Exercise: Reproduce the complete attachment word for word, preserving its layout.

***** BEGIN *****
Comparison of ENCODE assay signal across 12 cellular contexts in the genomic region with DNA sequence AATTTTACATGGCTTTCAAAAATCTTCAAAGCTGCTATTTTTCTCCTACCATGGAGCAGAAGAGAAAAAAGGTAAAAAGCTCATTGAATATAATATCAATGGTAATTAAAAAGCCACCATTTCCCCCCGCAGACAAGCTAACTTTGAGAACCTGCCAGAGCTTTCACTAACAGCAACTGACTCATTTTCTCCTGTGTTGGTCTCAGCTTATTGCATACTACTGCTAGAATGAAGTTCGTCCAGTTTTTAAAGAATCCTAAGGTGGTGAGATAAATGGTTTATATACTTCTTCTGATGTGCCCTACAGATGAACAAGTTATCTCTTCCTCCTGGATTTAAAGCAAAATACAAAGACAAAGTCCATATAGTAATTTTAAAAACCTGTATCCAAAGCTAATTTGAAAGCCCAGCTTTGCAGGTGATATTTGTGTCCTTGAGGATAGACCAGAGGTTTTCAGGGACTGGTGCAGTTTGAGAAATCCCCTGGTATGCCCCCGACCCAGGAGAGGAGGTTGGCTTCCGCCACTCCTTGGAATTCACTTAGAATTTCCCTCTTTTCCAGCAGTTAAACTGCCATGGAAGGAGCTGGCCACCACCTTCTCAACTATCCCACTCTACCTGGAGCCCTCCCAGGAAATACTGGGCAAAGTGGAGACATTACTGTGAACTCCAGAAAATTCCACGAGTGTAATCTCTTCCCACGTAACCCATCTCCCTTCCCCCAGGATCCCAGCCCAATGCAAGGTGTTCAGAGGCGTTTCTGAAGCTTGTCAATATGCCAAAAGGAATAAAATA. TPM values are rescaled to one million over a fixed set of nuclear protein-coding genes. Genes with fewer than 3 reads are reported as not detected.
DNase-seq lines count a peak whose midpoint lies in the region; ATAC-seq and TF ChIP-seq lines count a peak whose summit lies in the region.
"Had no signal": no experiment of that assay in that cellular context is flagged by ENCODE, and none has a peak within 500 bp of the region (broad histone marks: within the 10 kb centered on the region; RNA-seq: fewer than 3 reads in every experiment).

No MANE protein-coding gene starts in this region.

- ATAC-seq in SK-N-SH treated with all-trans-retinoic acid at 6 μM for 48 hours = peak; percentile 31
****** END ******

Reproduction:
Comparison of ENCODE assay signal across 12 cellular contexts in the genomic region with DNA sequence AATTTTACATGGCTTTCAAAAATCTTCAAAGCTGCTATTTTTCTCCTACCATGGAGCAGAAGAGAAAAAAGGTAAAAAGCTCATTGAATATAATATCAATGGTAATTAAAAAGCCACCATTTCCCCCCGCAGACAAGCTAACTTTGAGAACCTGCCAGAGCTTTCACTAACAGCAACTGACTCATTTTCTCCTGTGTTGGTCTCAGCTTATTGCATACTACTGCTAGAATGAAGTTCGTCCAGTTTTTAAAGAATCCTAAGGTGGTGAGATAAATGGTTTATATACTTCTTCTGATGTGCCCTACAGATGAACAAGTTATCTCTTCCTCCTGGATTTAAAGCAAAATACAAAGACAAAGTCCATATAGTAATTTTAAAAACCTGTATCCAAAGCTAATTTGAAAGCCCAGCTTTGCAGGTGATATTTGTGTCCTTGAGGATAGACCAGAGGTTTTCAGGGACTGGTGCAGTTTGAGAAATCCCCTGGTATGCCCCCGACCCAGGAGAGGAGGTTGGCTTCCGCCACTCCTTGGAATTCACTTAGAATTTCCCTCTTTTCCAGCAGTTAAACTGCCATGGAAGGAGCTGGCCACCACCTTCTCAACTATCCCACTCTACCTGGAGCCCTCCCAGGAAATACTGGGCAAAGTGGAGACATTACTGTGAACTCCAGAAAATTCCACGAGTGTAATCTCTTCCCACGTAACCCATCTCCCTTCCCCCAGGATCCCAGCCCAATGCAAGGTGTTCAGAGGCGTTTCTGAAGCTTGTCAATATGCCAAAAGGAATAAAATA. TPM values are rescaled to one million over a fixed set of nuclear protein-coding genes. Genes with fewer than 3 reads are reported as not detected.
DNase-seq lines count a peak whose midpoint lies in the region; ATAC-seq and TF ChIP-seq lines count a peak whose summit lies in the region.
"Had no signal": no experiment of that assay in that cellular context is flagged by ENCODE, and none has a peak within 500 bp of the region (broad histone marks: within the 10 kb centered on the region; RNA-seq: fewer than 3 reads in every experiment).

No MANE protein-coding gene starts in this region.

- ATAC-seq in SK-N-SH treated with all-trans-retinoic acid at 6 μM for 48 hours = peak; percentile 31